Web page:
The summer of 2022 has been one of uncertainty for millions of homeowners in Florida. Rampant fraud, excessive litigation and a worsening climate have sent the Florida property insurance market into a tailspin. With news that 27 of Florida’s property insurance companies may be facing a financial rating downgrade, Florida homeowners brace themselves for the possibility of scrambling for new coverage in the middle of what scientists predict to be an active hurricane season.

The Florida Legislature held a special session in May to tackle the issues in the Florida property insurance market, and as a result, they passed Senate Bill 2D. Although the provisions in this bill are promising, Florida homeowners face another new potential hurdle, as financial rating firm Demotech announced in late July that they are likely to downgrade the financial rating for 27 Florida homeowners insurance companies.

Bankrate has investigated what these financial rating downgrades mean for Florida homeowners so that they can best prepare themselves for the uncertain future that may lie ahead.

Insurance Home
Key insights
  • 27 property insurers in Florida face a possible financial rating downgrade from firm Demotech.
  • If your mortgage is through Freddie Mac or Fannie Mae, your homeowners insurance company cannot be rated lower than an A, or you risk force-placed insurance.
  • Florida has announced a stopgap solution of providing reinsurance through state-backed Citizens to satisfy Freddie Mac and Fannie Mae requirements.
  • Bankrate spoke with Demotech President Joe Petrelli, who says that the information about the downgrades has been released prematurely, and that the letters referenced are actually preliminary in nature.

What is a financial rating downgrade?

Financial analysis and ratings agencies like A.M. Best, Standard & Poor’s (S&P) and Demotech assign ratings to insurers based on their financial strength, called financial ratings or financial stability ratings (FSR). The FSR of an insurance company indicates its historical ability to pay out covered claims.

While it’s essential that an insurance company can pay out claims when needed, your insurance company’s financial rating could also affect your mortgage. If your mortgage is federally-backed by Freddie Mac or Fannie Mae and your insurance company is rated by Demotech, that company must have an FSR of A or higher. If not, you run the risk of force-placed insurance.

Which Florida property insurance companies are being downgraded?

Since this process is confidential, knowing which companies are affected is impossible until the downgrade is official. As it stands, Demotech may downgrade the FSR of 27 Florida property insurance companies.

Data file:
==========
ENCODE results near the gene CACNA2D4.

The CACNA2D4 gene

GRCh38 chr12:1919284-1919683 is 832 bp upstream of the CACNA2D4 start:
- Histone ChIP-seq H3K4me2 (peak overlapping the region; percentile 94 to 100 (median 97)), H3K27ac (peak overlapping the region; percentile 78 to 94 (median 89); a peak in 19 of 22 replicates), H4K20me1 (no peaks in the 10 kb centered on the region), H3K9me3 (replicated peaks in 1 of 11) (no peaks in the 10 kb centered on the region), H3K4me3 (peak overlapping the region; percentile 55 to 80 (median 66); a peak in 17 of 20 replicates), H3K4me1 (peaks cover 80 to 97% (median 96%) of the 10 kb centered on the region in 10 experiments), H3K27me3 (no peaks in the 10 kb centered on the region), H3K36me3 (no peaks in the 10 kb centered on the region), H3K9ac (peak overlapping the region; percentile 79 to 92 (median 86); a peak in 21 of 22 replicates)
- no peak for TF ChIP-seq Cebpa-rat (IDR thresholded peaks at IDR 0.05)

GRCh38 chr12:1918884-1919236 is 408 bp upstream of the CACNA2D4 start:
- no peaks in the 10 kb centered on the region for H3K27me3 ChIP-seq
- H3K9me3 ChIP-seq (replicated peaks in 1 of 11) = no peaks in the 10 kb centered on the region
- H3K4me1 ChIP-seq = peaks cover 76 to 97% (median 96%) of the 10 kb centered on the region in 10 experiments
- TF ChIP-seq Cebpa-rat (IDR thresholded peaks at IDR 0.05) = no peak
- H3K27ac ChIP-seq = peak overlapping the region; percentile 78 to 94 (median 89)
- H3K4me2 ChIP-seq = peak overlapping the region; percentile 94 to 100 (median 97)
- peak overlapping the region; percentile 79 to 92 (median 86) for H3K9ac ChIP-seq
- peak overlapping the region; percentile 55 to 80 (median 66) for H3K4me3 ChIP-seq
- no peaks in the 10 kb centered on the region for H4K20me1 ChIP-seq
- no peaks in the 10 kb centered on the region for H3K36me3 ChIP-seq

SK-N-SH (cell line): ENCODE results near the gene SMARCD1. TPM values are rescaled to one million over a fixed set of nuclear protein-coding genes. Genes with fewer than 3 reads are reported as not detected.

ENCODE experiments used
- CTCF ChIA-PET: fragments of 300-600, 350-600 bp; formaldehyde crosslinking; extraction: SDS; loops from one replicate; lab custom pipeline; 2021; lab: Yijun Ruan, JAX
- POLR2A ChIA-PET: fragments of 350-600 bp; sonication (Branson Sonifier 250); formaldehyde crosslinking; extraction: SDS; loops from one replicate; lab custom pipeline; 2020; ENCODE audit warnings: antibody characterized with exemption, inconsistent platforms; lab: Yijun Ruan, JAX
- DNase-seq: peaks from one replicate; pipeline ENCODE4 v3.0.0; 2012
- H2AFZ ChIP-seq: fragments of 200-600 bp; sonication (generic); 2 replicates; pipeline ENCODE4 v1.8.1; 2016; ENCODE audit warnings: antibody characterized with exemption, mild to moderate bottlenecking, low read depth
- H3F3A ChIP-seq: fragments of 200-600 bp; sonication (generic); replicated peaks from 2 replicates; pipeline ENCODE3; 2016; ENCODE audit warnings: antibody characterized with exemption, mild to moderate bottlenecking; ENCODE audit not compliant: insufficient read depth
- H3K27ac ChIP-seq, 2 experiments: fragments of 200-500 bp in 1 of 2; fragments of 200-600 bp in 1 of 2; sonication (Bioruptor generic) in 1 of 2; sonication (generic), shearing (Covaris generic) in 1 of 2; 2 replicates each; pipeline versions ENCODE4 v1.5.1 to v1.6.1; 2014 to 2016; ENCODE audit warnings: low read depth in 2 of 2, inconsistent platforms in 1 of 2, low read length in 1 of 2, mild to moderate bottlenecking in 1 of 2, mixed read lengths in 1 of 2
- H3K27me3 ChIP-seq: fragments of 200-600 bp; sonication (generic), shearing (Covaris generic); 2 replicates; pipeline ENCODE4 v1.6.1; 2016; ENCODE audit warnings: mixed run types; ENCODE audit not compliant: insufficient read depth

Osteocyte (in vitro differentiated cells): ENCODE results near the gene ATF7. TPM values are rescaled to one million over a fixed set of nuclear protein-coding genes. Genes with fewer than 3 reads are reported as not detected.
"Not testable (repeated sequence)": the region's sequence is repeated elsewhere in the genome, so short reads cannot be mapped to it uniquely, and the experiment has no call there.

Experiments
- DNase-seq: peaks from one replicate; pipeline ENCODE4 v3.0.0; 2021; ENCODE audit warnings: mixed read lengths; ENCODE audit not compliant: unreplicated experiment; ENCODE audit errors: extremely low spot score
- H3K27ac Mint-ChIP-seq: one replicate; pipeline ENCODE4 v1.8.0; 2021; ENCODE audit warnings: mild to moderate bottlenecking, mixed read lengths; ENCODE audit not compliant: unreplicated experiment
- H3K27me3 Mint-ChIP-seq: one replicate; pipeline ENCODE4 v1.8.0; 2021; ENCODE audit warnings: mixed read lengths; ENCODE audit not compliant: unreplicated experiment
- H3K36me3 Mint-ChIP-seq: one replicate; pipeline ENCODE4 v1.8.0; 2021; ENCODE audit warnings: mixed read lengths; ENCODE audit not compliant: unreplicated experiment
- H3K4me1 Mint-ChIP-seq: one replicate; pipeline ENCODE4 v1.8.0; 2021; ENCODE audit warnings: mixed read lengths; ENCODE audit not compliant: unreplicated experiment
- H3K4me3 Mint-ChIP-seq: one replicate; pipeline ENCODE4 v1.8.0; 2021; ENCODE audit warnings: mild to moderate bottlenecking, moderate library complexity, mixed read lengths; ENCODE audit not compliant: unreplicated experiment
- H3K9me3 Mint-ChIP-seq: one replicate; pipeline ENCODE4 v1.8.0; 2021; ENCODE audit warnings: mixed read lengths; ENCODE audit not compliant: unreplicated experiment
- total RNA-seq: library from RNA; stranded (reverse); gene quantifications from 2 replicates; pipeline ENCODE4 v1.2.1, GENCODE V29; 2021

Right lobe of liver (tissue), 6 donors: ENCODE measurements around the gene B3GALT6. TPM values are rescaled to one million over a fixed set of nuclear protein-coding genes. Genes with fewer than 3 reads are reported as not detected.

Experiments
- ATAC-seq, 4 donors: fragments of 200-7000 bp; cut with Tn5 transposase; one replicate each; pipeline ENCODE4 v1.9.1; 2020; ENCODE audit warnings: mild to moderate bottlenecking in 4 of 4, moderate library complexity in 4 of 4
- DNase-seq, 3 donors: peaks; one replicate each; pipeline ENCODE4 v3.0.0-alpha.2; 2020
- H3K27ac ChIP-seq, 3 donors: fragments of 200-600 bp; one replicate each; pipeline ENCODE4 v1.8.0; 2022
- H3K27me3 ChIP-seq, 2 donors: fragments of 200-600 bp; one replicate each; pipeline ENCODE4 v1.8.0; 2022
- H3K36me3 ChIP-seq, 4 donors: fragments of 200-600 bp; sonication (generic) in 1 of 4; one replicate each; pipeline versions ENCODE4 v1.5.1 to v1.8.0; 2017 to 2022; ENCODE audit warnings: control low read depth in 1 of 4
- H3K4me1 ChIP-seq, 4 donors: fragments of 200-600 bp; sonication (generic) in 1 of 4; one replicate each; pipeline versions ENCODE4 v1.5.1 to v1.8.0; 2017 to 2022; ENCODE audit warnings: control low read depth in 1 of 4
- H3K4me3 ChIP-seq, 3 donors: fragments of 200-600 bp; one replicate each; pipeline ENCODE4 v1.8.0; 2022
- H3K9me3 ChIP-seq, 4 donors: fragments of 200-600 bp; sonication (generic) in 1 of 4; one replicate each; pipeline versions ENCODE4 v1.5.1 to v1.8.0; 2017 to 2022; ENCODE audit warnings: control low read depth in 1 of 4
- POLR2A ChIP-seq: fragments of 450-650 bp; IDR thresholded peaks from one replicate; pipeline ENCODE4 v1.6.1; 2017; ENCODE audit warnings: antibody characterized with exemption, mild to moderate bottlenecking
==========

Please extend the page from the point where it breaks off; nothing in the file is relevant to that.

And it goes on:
On August 1, 2022, Demotech downgraded the FSR for United Property and Casualty Insurance (UPC) from an A to M. Demotech signaled that it would withdraw UPC’s FSR, and in response, UPC withdrew its business from Florida, Texas and Louisiana on August 25, 2022. UPC stated that they plan on withdrawing from New York, as well.

Additionally, Demotech withdrew the FSRs for Weston Property Insurance and FedNat. Weston Property Insurance then declared insolvency on August 4, 2022. Often, a rating withdrawal can be the first step toward bankruptcy.

Bankers Specialty Insurance and First Community Insurance (which shares the parent company Bankers Insurance Group) had its ratings withdrawn on August 3, 2022. Like UPC, Bankers Insurance Group then pulled its business out of Florida.

What is being done to address the rating downgrades?

As a stopgap measure, the Florida Office of Insurance Regulation (OIR) announced that state-backed Citizens would provide reinsurance for companies affected by Demotech’s downgrades. In essence, the OIR is using Citizens to insure downgraded companies if they do not have enough funds to pay for covered claims. According to OIR, this reinsurance plan should provide relief for homeowners by satisfying Freddie Mac’s and Fannie Mae’s insurance requirements.

Whether Citizens can handle the extra strain remains to be seen. Because so many insurers are issuing non-renewals (or fleeing the state altogether), Citizens is the only option for many homeowners. In 2021, Citizens saw a 37.7% increase in new business and had nearly one million policyholders as of July 2022.

This influx of new business and the added responsibility of providing a financial stopgap for downgraded insurers could prove problematic for Citizens.

Mark Friedlander, Director of Corporate Communication for the Insurance Information Institute (Triple-I), says,

Citizens is financially solid but its reserves appear to be inadequate for incurring significant storm activity. As of July 15, Citizens has $311 billion in exposure but only has the ability to pay about $11.3 billion in claims.

If the 2022 hurricane season proves to be as severe as many climate scientists predict, Citizens and Floridian homeowners alike could be facing unprecedented hardship.

How will the Citizens stopgap affect Florida premiums?